With all the enterprise file sync & share talk, have all angles been covered? Unifyle thinks not.

You'd think that by now that all the angles for enterprise file sync and share (EFSS) have been thoroughly explored. However the folks at Unifyle say that's not the case, and that there's a need for EFSS products that do a better job of leaving files undisturbed.

You’d think that by now that all the angles for enterprise file sync and share (EFSS) have been thoroughly explored. However the folks at Unifyle say that’s not the case, and that there’s a need for EFSS products that do a better job of leaving files undisturbed.

At a quick glance Unifyle looks like many other EFSS products (or at least on-premises ones): There’s a server that sits in your data center and connects to existing enterprise file shares, SharePoint, FTP servers, Samba servers, and so on, as well as cloud-based storage services. For clients, Unifyle provides mobile apps for iOS and Android, a Windows file syncing client, and a web interface; you can also map it as a drive and connect to it as a WebDAV server. Unifyle has built-in auditing capabilities, support for LDAP, and the mobile clients work with the Citrix Worx and Symantec Sealed mobile app management ecosystems.

What’s makes Unifyle different? They say that even though many EFSS products can connect to existing on-premises resources, they often don’t extend all of their functionality to them. Instead, many products will pull a file into a different repository to sync and share it. That repository may be on-premises, but the file is still getting moved or replicated.

With Unifyle this doesn’t happen. Their whole premise is that all the syncing and sharing they provide is done with the files wherever they happen to be, regardless of what client you’re using and what existing repositories you’re accessing.

This brings a few related benefits: There’s no migration required (or as the case may be at many companies, no prolonged changeover by attrition), so deployment is fairly simple. And since files aren’t actually moving, nothing gets orphaned. If you have apps that are hard-coded back to the existing systems, or users that aren’t on board with Unifyle yet, that’s fine. (And if the Unifyle server goes down, users can always fail back to whatever they were doing to access files before.) This approach also makes it easier to search across all these repositories at once.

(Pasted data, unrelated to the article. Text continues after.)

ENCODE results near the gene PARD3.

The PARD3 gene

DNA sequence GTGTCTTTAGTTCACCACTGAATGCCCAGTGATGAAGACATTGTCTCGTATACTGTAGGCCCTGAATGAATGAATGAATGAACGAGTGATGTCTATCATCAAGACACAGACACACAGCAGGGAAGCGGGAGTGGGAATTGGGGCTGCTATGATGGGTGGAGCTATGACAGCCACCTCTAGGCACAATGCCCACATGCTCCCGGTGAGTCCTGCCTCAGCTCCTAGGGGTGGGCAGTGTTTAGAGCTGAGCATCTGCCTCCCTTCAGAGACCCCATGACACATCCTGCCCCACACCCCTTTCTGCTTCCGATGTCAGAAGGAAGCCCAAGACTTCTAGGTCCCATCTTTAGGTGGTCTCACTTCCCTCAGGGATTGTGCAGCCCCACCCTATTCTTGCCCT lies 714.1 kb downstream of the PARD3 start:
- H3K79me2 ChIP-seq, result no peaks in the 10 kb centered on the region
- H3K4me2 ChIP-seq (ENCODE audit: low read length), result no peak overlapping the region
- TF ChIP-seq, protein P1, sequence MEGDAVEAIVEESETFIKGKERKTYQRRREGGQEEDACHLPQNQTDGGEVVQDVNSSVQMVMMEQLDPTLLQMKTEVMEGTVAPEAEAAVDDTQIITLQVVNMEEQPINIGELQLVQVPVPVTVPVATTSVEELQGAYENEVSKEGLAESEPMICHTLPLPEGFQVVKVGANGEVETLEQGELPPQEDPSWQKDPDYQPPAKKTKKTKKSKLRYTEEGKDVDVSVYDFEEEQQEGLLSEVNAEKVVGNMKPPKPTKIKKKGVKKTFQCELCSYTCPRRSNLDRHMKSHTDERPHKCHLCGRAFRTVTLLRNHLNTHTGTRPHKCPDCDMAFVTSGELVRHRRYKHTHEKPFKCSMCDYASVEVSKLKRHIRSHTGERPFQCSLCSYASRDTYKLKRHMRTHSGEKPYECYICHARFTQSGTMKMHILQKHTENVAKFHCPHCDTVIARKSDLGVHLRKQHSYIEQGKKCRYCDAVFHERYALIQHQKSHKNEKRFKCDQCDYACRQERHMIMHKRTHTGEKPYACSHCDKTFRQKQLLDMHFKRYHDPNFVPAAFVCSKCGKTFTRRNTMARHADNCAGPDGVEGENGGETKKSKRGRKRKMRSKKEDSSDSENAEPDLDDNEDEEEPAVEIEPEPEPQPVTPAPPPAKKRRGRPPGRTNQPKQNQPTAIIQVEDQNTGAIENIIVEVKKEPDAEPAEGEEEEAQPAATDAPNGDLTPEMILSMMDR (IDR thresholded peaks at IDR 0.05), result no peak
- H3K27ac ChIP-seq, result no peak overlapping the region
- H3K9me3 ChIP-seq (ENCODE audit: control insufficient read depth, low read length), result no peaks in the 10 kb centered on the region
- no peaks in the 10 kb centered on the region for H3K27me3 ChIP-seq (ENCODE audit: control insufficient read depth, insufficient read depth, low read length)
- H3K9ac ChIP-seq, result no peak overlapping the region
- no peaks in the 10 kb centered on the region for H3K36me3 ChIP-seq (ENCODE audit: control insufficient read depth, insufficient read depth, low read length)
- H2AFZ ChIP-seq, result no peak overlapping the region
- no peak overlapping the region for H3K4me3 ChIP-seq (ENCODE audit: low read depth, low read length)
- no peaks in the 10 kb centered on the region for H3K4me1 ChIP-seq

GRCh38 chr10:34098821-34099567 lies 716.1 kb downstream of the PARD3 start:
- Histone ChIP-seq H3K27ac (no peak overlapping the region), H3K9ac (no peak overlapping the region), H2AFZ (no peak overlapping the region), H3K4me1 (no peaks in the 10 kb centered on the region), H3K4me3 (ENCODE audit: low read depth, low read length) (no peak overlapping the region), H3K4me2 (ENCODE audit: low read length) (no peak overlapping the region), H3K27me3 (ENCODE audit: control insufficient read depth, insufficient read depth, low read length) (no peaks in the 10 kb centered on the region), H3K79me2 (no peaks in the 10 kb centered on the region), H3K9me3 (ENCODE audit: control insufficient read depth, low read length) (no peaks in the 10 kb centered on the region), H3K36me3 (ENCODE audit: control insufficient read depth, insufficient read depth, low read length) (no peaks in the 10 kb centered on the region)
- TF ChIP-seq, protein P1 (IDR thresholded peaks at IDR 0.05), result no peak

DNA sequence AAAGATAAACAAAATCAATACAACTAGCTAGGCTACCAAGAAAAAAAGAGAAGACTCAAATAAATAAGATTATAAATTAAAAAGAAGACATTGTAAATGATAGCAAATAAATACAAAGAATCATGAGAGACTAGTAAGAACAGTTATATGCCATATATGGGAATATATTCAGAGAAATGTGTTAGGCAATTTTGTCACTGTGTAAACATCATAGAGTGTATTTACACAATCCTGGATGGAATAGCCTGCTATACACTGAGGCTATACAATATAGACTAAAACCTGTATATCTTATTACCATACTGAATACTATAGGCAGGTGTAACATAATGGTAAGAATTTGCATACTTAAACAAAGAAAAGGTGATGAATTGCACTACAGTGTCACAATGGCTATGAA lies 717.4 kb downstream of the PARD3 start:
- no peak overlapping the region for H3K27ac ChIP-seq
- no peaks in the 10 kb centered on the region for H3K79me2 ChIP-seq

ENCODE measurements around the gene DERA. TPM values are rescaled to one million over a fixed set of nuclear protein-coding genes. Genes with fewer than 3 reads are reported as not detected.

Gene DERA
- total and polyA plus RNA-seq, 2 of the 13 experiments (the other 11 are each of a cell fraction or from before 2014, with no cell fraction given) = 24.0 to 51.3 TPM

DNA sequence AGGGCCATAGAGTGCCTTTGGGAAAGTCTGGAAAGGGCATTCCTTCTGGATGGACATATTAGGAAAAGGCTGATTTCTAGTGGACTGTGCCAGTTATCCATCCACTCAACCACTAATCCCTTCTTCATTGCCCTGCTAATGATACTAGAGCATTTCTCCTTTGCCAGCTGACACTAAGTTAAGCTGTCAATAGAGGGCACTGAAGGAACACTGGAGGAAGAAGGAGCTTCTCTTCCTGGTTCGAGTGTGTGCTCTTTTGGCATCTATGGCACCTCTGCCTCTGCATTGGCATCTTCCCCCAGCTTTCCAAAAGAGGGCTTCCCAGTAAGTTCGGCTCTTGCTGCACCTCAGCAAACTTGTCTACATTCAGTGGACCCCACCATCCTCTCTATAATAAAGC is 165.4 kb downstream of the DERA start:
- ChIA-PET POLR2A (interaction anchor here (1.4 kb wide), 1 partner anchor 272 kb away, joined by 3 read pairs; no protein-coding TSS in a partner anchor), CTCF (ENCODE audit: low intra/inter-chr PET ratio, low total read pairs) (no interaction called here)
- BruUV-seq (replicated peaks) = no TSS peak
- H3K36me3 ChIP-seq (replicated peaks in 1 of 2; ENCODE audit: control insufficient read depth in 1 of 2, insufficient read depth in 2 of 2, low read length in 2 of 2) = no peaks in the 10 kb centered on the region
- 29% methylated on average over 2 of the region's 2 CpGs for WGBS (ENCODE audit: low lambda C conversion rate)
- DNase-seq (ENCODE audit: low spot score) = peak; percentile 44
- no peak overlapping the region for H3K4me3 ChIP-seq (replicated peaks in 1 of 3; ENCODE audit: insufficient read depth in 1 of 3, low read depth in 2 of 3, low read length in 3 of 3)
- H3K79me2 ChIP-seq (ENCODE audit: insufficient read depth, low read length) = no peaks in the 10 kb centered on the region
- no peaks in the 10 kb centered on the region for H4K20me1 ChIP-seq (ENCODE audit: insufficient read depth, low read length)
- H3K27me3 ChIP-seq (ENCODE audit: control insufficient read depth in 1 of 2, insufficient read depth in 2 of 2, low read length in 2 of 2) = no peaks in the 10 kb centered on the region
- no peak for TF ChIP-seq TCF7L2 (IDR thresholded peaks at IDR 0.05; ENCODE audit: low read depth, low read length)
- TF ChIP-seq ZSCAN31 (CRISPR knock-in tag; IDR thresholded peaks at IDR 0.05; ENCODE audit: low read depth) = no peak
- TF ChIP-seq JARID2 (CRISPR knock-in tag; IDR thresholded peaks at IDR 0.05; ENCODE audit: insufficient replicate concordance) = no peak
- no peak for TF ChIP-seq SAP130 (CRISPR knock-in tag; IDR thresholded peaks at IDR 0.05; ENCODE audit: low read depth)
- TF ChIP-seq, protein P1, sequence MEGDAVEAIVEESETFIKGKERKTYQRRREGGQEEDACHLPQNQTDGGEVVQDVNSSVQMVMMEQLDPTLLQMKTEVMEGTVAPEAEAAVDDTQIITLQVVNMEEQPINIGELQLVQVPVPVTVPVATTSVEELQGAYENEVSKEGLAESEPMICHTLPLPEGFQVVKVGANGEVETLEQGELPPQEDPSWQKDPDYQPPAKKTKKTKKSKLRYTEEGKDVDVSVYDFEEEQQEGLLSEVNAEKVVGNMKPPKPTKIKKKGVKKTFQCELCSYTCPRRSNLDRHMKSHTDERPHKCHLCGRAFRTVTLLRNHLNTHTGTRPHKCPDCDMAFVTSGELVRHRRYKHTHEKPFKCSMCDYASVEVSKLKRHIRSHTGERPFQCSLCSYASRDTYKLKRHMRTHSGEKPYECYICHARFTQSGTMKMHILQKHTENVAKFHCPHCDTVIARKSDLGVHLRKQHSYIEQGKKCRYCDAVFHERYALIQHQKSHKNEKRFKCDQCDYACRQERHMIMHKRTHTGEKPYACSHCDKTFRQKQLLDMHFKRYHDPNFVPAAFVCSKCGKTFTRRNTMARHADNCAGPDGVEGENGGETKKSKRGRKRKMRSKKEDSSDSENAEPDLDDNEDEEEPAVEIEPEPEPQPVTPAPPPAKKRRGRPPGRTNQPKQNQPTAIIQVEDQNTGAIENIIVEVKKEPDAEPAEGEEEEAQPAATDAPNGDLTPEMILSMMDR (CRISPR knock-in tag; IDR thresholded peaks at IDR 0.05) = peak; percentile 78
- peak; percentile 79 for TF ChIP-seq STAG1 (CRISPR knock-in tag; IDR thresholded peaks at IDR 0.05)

So can Unifyle go up against the established competition? And is their angle unique enough?

Unifyle is pretty small—just 9 people. The founders, Srinivas “Venky” Venkataraman (who was the CEO of AppStream before it was acquired by Symantec) and Conrad Herrmann built Unifyle as an extension of their previous project, Primadesk, a consumer-oriented file access service. Unifyle is currently in beta, with several pilots in production, including with resellers. The official launch is expected sometime in early 2015.

If we assume that we’re still in the early(ish) days of EFSS, then it’s entirely reasonable to assume that there are still use cases that aren’t adequately being served—that means there’s still space for alternate products like Unifyle. On the other hand, there’s no escaping that Unifyle is heading into a field of of much larger and more established competitors.

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Thanks Jack for the nice write up.  What we are trying to do is to make file management extremely easy from the user's side but at the same time give admins necessary reports and control.  Unifyle is a pure virtual file manager that does not give priority to any one storage service and treats all the connected storage the same and gives users functionality that goes across storage services that does not exists today.

We believe it's unique value proposition fits well with VDI installations were you can configure your storage in Unifyle and simply mount the Unifyle account during the VDI session.  This gives instant access to all the users files during the session.

Thanks again for the write up.


Great article Brian!

It's always good to hear about startups with a goal of making enterprise file sharing and management more efficient. While not a new approach (we've been offering a very similar solution as Unifyle for nearly 10 years now),

Unifyle is correct in their strategy of keeping data centralized; one single copy, multiple access points.

Our deep experience in this space has shown that while it's true the big Box SaaS solutions have market share in the consumer space, and have brought an immense amount of exposure to the data sharing and collaboration problem, enterprises realize that having multiple copies of your data synced across all platforms is not only insecure, but is usually in violation of company and government policies.

On premise EFSS/MFT solutions which allow unified access to all corporate data silos, as does our Cornerstone MFT and WebDrive solutions, are the best solutions to address today's sensitive data management problems.

Thanks again for the great article Brian and good luck Srinivasa with your new venture.

Michael Ryan


@Srinivasa What is the security model? It's cool to have a single point to see all data, but not sure if you manage or provide security and governance on the data itself that sits in other repositories.


Great question re: the security model. If you're using DRM/data-centric security, you can protect files "in place" although you will break certain features for certain repositories. You can still build the connectors in the same way (syncing metadata rather than replicating the repository), but it's a critical point.

Overall, there seems to be a consensus building around EFSS turning into "EFSS management". Gartner is now predicting that the market for the latter will be larger than the market for standalone EFSS by 2018.